This suit, in lieu of a prerogative writ, is one that would have been in the nature of mandamus and certiorari under our former practice. Plaintiff seeks to set aside an Ordinance for the Regulation and Licensing of Trailer and Tourist Camps in the Township of Pemberton, Burlington County, New Jersey, which was adopted April 21, 1948, by the governing body of that municipality. The plaintiff further seeks to set aside the decision of the Township Committee wherein it denied plaintiff's application for a permit for which the plaintiff applied for the operation of a trailer and tourist camp. Plaintiff further seeks the aid of the court to compel the aforesaid Township Committee to issue the desired permit to the plaintiff.
The defendants base their denial of the permit to the plaintiff on the ground that plaintiff failed to comply with the health requirements of the aforesaid trailer ordinance and also that the trailer camp site for which the plaintiff seeks a permit is within a restricted residential area as defined by the zoning ordinance adopted by the Township of Pemberton on August 4, 1939.
Plaintiff, in rebutting the contentions raised by the defendants, urges that the aforesaid trailer camp ordinance is unconstitutional and void for the reason that it does not lay down any standard by which the municipal officials shall be governed in the granting or denial of permits provided for in the ordinance; that the defendants in denying plaintiff's application for a permit acted in an arbitrary and capricious manner; and finally, that the zoning ordinance furnished no justification for the defendants' denial of the plaintiff's application for a trailer camp license.
The trial of the case consumed two days. At the hearing there was much conflicting testimony as to whether or not the trailer camp now used by the plaintiff affects the health and safety of the community. The undisputed facts show that the township adopted a zoning ordinance on August 4, 1939, which created a residential district and a business district. It further appeared that subsequent to the enacting of the zoning ordinance the plaintiff established and maintained
a trailer camp in that part of the municipality delineated in the zoning ordinance as a "Residential District" and has continued to maintain it up to the present time. It further appeared that on April 21, 1948, the township adopted the Trailer, Tourist Camp Ordinance which provided, inter alia , that no trailer camp could be maintained without a permit. It appeared further that the plaintiff applied for a permit under the trailer ordinance, which application was denied on September 11, 1948. Members of the Township Committee testified that they ascribed their denial for the reason that the trailer camp site of the plaintiff was located within the restricted area under the zoning ordinance of 1939, and that the camp site did not comply with the health regulations of the trailer ordinance of 1948.
It further appeared that there are now 38 trailers at the site wherein approximately 100 people are living.
On the second day of the trial plaintiff further contended the trailer ordinance was void by reason of the recent decision of the Appellate Division of Edwards v. Mayor and Council of the Borough of Moonachie , 3 N.J. Super. 10, 65 A.2d 78 (App. Div. 1949). In that case, however, it was conceded that the ordinance was solely for the purpose of revenue and not regulation. In the present case, while the ordinance has to do with the raising of revenue, it is also for the purpose of regulation. Therefore, it may be sustained as a proper exercise of police power under R.S. 40:48-2. See Prinz v. Borough of Paramus , 120 N.J.L. 72. The mere fact that a municipality may collect revenue under an ordinance does not preclude it from exercising its police power under such ordinance to reasonably regulate any business the unrestrained pursuance of which might affect the public health and safety. Certainly, as long as the revenue collected under the ordinance is such an amount as may be reasonably expended in enforcing the regulatory ordinance and for the added burden to the township, the ordinance cannot be said to be one for the raising of revenue only. The present ordinance calls for an annual license fee of $15 for each trailer space, which license fee is for the purpose of revenue. This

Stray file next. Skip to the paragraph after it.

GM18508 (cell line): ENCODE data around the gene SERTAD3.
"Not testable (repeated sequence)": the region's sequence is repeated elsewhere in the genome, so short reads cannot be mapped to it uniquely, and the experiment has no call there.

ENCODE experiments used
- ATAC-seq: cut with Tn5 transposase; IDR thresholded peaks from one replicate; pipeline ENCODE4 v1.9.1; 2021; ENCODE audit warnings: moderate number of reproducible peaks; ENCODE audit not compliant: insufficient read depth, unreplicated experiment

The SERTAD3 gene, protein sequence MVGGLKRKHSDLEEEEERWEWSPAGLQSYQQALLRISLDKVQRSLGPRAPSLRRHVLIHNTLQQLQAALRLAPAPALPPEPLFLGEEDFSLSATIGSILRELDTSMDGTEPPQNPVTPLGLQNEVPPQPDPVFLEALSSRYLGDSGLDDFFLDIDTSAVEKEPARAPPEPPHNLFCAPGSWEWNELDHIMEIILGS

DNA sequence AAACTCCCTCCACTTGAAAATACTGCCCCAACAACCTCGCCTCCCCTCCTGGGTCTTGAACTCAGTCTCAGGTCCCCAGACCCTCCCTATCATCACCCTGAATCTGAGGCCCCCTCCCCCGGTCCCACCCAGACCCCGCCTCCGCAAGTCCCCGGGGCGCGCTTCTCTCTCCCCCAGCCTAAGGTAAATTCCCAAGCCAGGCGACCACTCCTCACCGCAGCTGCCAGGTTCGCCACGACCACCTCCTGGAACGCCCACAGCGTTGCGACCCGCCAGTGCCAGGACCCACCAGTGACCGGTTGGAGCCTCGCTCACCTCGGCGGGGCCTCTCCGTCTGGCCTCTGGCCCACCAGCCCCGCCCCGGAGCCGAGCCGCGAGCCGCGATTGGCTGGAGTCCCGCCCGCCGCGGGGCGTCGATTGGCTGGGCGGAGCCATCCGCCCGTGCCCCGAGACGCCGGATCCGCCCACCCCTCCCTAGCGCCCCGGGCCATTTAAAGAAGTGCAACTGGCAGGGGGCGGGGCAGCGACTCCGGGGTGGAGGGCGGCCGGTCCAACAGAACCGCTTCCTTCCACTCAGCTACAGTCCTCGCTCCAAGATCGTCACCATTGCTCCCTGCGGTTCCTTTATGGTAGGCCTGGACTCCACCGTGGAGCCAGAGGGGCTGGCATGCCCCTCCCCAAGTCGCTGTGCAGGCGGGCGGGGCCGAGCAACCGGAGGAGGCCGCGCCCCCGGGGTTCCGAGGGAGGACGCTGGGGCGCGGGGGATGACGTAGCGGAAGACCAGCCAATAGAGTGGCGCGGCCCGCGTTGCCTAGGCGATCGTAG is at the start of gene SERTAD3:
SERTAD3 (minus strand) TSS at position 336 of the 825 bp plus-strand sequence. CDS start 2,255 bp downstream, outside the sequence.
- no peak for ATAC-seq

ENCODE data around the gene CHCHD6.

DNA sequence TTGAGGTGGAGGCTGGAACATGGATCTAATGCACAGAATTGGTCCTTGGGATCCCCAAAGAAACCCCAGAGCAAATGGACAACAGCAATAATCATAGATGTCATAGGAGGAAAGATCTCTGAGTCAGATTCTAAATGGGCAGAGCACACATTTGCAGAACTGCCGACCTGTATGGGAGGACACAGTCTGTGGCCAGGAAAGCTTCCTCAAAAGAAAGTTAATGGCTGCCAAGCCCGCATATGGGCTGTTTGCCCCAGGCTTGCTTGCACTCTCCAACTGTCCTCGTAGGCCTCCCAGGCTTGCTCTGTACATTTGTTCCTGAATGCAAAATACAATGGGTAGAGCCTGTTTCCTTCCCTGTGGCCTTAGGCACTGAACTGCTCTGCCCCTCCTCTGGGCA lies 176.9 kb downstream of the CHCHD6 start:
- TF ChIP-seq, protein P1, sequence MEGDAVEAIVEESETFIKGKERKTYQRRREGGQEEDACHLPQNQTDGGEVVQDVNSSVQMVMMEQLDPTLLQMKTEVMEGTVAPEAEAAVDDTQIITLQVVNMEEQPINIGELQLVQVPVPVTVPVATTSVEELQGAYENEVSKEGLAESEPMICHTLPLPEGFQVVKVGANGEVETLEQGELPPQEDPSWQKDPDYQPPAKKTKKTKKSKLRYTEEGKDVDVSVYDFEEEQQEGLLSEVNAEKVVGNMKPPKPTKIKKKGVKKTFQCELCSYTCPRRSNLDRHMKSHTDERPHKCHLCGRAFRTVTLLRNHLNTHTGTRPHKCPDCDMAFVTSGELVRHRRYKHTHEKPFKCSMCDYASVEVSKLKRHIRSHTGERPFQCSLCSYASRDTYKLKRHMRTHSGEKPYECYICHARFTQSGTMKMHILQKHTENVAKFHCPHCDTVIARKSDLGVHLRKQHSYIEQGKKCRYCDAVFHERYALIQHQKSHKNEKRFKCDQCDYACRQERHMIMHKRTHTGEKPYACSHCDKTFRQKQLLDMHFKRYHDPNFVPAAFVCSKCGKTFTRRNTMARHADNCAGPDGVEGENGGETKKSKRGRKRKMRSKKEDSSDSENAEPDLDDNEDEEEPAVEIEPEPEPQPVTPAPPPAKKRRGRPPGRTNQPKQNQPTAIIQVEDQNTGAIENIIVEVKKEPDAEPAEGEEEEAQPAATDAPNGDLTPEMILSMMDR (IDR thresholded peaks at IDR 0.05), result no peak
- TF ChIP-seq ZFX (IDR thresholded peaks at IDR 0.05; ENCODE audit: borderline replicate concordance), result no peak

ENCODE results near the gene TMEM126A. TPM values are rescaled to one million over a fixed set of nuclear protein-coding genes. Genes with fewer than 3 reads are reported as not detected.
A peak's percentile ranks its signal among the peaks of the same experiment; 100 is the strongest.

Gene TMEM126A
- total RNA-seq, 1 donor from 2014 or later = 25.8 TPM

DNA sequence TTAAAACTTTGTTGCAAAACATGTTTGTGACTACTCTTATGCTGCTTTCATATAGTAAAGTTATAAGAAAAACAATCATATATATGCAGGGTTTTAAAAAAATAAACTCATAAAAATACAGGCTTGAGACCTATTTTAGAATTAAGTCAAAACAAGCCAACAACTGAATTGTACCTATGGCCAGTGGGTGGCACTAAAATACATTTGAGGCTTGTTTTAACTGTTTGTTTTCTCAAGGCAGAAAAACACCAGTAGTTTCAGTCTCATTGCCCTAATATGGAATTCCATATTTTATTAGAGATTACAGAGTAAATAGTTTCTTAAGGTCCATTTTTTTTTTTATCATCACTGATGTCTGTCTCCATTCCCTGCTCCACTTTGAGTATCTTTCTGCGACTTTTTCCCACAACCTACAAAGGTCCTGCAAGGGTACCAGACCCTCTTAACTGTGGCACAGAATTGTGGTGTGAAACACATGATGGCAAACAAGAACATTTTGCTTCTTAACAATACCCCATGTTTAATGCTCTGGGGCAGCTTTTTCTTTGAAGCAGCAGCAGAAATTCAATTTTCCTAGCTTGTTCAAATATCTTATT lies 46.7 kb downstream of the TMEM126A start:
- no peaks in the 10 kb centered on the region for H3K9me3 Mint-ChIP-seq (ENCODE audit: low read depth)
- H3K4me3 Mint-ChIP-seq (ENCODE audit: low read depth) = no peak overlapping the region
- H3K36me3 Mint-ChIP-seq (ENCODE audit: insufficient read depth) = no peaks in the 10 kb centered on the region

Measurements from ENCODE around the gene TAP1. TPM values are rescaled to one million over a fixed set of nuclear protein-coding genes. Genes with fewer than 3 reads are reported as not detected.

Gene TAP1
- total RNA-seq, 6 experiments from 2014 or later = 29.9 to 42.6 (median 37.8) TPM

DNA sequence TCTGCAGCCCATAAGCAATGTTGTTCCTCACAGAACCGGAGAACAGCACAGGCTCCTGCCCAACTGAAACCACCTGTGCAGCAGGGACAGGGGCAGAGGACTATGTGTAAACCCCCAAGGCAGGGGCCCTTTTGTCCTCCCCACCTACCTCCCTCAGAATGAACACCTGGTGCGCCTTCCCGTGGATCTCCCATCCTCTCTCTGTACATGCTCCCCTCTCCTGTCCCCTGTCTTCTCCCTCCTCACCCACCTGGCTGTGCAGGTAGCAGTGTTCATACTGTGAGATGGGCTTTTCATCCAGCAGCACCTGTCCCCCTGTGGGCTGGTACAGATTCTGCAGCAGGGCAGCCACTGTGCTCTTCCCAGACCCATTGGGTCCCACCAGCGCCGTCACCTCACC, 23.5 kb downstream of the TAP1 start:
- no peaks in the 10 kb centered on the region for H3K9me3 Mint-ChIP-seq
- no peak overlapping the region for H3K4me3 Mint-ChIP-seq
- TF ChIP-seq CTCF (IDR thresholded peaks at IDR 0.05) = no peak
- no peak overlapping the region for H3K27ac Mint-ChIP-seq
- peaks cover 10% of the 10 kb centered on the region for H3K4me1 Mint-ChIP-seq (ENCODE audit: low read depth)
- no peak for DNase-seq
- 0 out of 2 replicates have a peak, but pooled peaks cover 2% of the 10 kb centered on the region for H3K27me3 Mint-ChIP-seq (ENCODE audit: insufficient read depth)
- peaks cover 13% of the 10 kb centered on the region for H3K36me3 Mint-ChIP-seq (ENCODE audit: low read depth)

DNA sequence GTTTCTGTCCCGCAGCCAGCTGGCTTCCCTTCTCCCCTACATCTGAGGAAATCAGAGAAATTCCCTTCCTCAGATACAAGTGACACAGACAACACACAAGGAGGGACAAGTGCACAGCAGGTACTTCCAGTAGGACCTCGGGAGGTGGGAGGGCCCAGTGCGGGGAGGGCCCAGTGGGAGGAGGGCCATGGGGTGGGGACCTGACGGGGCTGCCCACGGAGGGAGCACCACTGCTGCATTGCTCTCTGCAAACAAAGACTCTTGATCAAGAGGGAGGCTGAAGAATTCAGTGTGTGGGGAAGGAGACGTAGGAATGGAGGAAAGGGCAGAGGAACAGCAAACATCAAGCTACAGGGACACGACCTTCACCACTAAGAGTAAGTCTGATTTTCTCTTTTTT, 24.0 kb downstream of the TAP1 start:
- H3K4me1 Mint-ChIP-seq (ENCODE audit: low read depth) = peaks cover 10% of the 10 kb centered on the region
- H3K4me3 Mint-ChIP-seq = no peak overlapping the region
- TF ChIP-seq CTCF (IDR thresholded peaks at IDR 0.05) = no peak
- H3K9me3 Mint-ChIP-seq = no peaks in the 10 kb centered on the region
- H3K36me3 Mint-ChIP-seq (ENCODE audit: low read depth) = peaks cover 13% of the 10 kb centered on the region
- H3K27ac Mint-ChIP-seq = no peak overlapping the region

seems a reasonable amount for the added municipal burden imposed by a trailer camp. In any event, there is no proof before me that it is unreasonable or confiscatory, and the presumption is (until the contrary is shown) in favor of the validity and reasonableness of a properly enacted ordinance. American Grocery Co. v. Board of Commissioners of New Brunswick , 124 N.J.L. 293, 297.
Plaintiff contends the Trailer Ordinance is unconstitutional in that it vests arbitrary discretion in the governing body with respect to a business without prescribing a uniform rule of action.
The challenged section of the ordinance provides in section 2(c) as follows:
"The Township Committee shall thereupon make or cause to be made a thorough investigation upon the information contained in the application and other information which the Committee may obtain, and shall determine whether or not such permit shall be granted, and if granted, may fix the terms under which the said permit is granted."
Plaintiff has cited the case of Yick Wo v. Hopkins , 118 U.S. 356, 30 L. Ed. 220, which holds that an ordinance which gives arbitrary power to the governing body to give or withhold consent not only as to places ...